With the above mentioned points in mind and the knowledge we have attained from deconstructing the lines of the Showa up to this point let’s compare the translation currently being used by The Australian Chito-Kai  and the North American organizations of Chito-Ryu Karate Do paying special attention to the lines dealing with the translation of the section involving (武士道精神) Bushido Seishin. Please pay careful attention to the second line of their interpretation.
We who study Chito-Ryu karate-do
Must never forget the spirit of the samurai
With peace, perseverance and hard work
We are sure to reach our goals
Comparing this to the versions commonly used by the North American Chito-Ryu Organizations, again paying careful attention to the line involving (武士道精神). The example below is the version that was used in North America before the 2007 revision.
We who study Karate-Do
Should never forget the spirit of the warrior's way,
Through Peace, Perseverance and Hard Work,
We will not fail to reach our goal
Notice that the section involving the 武士道精神 is translated directly as the “warrior’s way” in the version commonly used North America while the Australian Federation interpreted this as the “spirit of the Samurai”. Although the actual word ‘Samurai’ is not in the original document is it acceptable to take this leap and use such an interpretation in the same context? The answer to this question is, yes because when one looks up the characters 武士 Bushi in a Japanese English Dictionary one will find it translated first as “a Samurai” and also “a Warrior” followed by Bushido translated as “Chivalry”.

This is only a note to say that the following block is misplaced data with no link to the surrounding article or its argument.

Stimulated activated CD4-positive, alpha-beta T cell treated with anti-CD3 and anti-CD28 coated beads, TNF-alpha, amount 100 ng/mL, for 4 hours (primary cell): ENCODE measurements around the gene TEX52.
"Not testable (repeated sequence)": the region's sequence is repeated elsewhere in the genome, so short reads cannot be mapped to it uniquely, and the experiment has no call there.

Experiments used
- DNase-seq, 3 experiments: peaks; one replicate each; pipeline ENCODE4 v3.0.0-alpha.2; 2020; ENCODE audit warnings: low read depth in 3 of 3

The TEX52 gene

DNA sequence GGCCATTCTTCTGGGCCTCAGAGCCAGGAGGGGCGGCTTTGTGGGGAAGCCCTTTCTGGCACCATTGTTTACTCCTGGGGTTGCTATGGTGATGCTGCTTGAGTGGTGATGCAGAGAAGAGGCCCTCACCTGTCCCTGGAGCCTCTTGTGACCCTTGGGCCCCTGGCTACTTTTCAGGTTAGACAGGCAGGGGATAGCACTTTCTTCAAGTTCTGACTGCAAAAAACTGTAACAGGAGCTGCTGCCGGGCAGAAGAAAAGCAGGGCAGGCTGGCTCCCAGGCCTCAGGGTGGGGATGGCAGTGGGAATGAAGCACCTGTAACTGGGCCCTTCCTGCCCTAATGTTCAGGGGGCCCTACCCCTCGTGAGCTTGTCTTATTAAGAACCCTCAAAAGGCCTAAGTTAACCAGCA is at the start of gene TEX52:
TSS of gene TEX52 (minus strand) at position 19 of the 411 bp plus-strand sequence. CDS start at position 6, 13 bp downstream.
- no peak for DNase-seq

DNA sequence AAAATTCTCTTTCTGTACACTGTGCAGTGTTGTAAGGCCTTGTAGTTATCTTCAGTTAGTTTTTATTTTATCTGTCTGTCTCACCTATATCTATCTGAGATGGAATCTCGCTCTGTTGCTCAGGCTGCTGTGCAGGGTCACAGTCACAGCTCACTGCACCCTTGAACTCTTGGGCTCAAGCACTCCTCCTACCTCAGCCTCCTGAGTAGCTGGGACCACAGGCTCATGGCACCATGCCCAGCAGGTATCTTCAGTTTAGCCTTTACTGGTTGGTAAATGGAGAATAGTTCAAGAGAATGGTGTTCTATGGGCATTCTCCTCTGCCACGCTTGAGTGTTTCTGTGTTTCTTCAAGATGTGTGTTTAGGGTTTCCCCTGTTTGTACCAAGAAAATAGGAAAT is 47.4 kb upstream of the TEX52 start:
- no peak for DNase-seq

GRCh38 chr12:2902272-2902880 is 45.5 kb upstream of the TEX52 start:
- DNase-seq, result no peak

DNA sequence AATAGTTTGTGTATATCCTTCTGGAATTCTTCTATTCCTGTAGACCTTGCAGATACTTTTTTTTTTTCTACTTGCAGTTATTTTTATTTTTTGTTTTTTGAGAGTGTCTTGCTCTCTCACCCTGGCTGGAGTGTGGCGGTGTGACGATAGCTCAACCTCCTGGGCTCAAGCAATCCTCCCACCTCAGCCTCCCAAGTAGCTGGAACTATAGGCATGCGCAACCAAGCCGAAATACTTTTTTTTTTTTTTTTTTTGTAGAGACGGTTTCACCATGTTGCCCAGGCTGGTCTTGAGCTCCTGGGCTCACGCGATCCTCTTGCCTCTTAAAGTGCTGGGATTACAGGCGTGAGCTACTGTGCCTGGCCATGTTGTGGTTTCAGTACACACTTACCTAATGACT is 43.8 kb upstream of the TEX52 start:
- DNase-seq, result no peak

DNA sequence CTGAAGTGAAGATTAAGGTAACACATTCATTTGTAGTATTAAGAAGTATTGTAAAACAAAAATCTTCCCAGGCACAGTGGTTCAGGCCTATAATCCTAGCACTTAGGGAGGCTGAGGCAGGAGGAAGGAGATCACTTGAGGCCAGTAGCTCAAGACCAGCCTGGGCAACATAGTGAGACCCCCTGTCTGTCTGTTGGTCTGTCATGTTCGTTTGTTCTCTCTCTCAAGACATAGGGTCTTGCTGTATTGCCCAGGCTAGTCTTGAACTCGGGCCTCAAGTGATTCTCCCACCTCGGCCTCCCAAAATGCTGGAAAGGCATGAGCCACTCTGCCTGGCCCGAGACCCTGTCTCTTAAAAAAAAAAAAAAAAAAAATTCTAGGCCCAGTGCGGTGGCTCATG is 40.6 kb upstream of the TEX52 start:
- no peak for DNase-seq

I know the Australian Shihan who translated this and I understand his reasoning for using the word Samurai rather than warrior. Furthermore, his use of spirit rather than way is a more accurate translation of 精神 Seishin, in my opinion. 精神 Seishin which literally means spirit, mind and soul but could also be used to imply intention or even moral when the characters 的に Teki ni  are placed with it. Doing so basically changes the word from spiritual to spiritually or moral to morally and the character 道 in 武士道 Bushido is literally the Way of the Bushi, as stated earlier. But, this concept of Bushido is also commonly translated as chivalry. Therefore, this “way of life” may be interpreted as a life lived by someone who faces constant challenges, struggles and must spend countless hours honing his or her skills for the sole purpose of preserving the lives and the safety of those whom they serve, possibly in battle. They must do so with a spirit and character that is both strong and morally grounded. This is well understood. The problem is what happens in our hearts and minds at that  moment when we hear or read the word “warrior” and we think of a savage power-hungry person crazed on inflicting pain on others.